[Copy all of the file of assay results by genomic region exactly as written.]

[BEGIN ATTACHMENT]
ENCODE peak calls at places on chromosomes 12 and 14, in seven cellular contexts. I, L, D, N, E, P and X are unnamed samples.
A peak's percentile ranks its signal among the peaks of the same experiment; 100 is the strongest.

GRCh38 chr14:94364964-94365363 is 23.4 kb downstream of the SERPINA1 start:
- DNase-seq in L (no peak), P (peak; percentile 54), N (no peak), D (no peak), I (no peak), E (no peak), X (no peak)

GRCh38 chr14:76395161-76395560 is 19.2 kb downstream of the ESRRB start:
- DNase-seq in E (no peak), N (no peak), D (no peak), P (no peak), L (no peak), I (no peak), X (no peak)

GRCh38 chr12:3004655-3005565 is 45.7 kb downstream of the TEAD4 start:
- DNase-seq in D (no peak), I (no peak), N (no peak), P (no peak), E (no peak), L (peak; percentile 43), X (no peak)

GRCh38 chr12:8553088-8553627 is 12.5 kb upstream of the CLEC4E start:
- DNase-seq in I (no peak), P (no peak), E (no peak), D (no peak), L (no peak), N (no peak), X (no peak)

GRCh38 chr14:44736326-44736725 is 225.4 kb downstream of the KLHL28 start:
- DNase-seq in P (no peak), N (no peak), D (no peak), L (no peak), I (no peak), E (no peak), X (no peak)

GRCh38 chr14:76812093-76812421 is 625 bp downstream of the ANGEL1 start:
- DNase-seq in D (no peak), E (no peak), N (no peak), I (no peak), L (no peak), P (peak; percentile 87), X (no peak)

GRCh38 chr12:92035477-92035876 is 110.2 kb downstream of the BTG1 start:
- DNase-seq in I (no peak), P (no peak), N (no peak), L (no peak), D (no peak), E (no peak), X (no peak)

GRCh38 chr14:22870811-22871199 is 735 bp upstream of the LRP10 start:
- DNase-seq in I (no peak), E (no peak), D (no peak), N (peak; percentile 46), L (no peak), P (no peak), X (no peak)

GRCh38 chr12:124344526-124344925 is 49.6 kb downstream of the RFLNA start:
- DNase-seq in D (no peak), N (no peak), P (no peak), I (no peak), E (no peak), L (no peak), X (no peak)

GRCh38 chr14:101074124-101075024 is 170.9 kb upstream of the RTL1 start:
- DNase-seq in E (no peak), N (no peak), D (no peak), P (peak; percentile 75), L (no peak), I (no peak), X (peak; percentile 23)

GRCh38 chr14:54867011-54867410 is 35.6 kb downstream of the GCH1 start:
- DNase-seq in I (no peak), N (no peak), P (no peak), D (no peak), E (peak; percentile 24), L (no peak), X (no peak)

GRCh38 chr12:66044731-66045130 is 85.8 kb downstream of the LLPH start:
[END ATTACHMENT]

ENCODE peak calls at places on chromosomes 12 and 14, in seven cellular contexts. I, L, D, N, E, P and X are unnamed samples.
A peak's percentile ranks its signal among the peaks of the same experiment; 100 is the strongest.

GRCh38 chr14:94364964-94365363 is 23.4 kb downstream of the SERPINA1 start:
- DNase-seq in L (no peak), P (peak; percentile 54), N (no peak), D (no peak), I (no peak), E (no peak), X (no peak)

GRCh38 chr14:76395161-76395560 is 19.2 kb downstream of the ESRRB start:
- DNase-seq in E (no peak), N (no peak), D (no peak), P (no peak), L (no peak), I (no peak), X (no peak)

GRCh38 chr12:3004655-3005565 is 45.7 kb downstream of the TEAD4 start:
- DNase-seq in D (no peak), I (no peak), N (no peak), P (no peak), E (no peak), L (peak; percentile 43), X (no peak)

GRCh38 chr12:8553088-8553627 is 12.5 kb upstream of the CLEC4E start:
- DNase-seq in I (no peak), P (no peak), E (no peak), D (no peak), L (no peak), N (no peak), X (no peak)

GRCh38 chr14:44736326-44736725 is 225.4 kb downstream of the KLHL28 start:
- DNase-seq in P (no peak), N (no peak), D (no peak), L (no peak), I (no peak), E (no peak), X (no peak)

GRCh38 chr14:76812093-76812421 is 625 bp downstream of the ANGEL1 start:
- DNase-seq in D (no peak), E (no peak), N (no peak), I (no peak), L (no peak), P (peak; percentile 87), X (no peak)

GRCh38 chr12:92035477-92035876 is 110.2 kb downstream of the BTG1 start:
- DNase-seq in I (no peak), P (no peak), N (no peak), L (no peak), D (no peak), E (no peak), X (no peak)

GRCh38 chr14:22870811-22871199 is 735 bp upstream of the LRP10 start:
- DNase-seq in I (no peak), E (no peak), D (no peak), N (peak; percentile 46), L (no peak), P (no peak), X (no peak)

GRCh38 chr12:124344526-124344925 is 49.6 kb downstream of the RFLNA start:
- DNase-seq in D (no peak), N (no peak), P (no peak), I (no peak), E (no peak), L (no peak), X (no peak)

GRCh38 chr14:101074124-101075024 is 170.9 kb upstream of the RTL1 start:
- DNase-seq in E (no peak), N (no peak), D (no peak), P (peak; percentile 75), L (no peak), I (no peak), X (peak; percentile 23)

GRCh38 chr14:54867011-54867410 is 35.6 kb downstream of the GCH1 start:
- DNase-seq in I (no peak), N (no peak), P (no peak), D (no peak), E (peak; percentile 24), L (no peak), X (no peak)

GRCh38 chr12:66044731-66045130 is 85.8 kb downstream of the LLPH start: